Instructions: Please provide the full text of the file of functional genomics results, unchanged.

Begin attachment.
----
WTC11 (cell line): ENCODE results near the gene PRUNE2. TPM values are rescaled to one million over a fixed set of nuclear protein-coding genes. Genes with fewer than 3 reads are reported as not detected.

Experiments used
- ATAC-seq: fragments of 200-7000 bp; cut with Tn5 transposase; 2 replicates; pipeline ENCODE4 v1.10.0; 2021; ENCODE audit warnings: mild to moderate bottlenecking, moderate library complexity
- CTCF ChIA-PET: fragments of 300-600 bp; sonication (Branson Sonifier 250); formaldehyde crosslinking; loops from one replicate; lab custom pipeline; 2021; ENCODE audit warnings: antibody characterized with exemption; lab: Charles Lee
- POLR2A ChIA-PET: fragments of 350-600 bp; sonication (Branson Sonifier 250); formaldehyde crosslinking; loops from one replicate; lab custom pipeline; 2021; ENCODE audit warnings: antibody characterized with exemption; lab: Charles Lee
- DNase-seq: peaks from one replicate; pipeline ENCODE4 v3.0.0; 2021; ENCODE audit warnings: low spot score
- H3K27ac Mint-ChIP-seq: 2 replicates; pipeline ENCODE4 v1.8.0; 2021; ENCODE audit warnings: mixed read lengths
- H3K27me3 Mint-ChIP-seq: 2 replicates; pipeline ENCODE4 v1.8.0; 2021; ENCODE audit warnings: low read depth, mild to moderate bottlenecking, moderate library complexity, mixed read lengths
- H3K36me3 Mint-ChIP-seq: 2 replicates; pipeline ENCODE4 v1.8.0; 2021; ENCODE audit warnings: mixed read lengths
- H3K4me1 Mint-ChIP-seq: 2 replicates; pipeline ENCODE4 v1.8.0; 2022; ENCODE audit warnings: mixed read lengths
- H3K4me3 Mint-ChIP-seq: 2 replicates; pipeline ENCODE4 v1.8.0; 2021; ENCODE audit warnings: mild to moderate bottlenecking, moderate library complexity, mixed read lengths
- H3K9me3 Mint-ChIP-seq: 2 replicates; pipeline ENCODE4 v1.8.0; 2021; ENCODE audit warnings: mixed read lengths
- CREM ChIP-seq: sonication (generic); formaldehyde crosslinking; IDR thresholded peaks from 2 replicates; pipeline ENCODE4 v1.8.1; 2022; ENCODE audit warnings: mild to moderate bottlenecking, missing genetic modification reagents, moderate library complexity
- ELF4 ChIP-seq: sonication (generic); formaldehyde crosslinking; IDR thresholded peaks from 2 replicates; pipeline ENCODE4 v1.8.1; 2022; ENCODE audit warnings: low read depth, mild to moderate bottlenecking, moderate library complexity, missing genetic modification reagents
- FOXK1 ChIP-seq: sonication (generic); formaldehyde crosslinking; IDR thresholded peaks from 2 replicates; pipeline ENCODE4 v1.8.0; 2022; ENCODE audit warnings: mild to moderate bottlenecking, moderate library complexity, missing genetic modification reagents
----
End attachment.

WTC11 (cell line): ENCODE results near the gene PRUNE2. TPM values are rescaled to one million over a fixed set of nuclear protein-coding genes. Genes with fewer than 3 reads are reported as not detected.

Experiments used
- ATAC-seq: fragments of 200-7000 bp; cut with Tn5 transposase; 2 replicates; pipeline ENCODE4 v1.10.0; 2021; ENCODE audit warnings: mild to moderate bottlenecking, moderate library complexity
- CTCF ChIA-PET: fragments of 300-600 bp; sonication (Branson Sonifier 250); formaldehyde crosslinking; loops from one replicate; lab custom pipeline; 2021; ENCODE audit warnings: antibody characterized with exemption; lab: Charles Lee
- POLR2A ChIA-PET: fragments of 350-600 bp; sonication (Branson Sonifier 250); formaldehyde crosslinking; loops from one replicate; lab custom pipeline; 2021; ENCODE audit warnings: antibody characterized with exemption; lab: Charles Lee
- DNase-seq: peaks from one replicate; pipeline ENCODE4 v3.0.0; 2021; ENCODE audit warnings: low spot score
- H3K27ac Mint-ChIP-seq: 2 replicates; pipeline ENCODE4 v1.8.0; 2021; ENCODE audit warnings: mixed read lengths
- H3K27me3 Mint-ChIP-seq: 2 replicates; pipeline ENCODE4 v1.8.0; 2021; ENCODE audit warnings: low read depth, mild to moderate bottlenecking, moderate library complexity, mixed read lengths
- H3K36me3 Mint-ChIP-seq: 2 replicates; pipeline ENCODE4 v1.8.0; 2021; ENCODE audit warnings: mixed read lengths
- H3K4me1 Mint-ChIP-seq: 2 replicates; pipeline ENCODE4 v1.8.0; 2022; ENCODE audit warnings: mixed read lengths
- H3K4me3 Mint-ChIP-seq: 2 replicates; pipeline ENCODE4 v1.8.0; 2021; ENCODE audit warnings: mild to moderate bottlenecking, moderate library complexity, mixed read lengths
- H3K9me3 Mint-ChIP-seq: 2 replicates; pipeline ENCODE4 v1.8.0; 2021; ENCODE audit warnings: mixed read lengths
- CREM ChIP-seq: sonication (generic); formaldehyde crosslinking; IDR thresholded peaks from 2 replicates; pipeline ENCODE4 v1.8.1; 2022; ENCODE audit warnings: mild to moderate bottlenecking, missing genetic modification reagents, moderate library complexity
- ELF4 ChIP-seq: sonication (generic); formaldehyde crosslinking; IDR thresholded peaks from 2 replicates; pipeline ENCODE4 v1.8.1; 2022; ENCODE audit warnings: low read depth, mild to moderate bottlenecking, moderate library complexity, missing genetic modification reagents
- FOXK1 ChIP-seq: sonication (generic); formaldehyde crosslinking; IDR thresholded peaks from 2 replicates; pipeline ENCODE4 v1.8.0; 2022; ENCODE audit warnings: mild to moderate bottlenecking, moderate library complexity, missing genetic modification reagents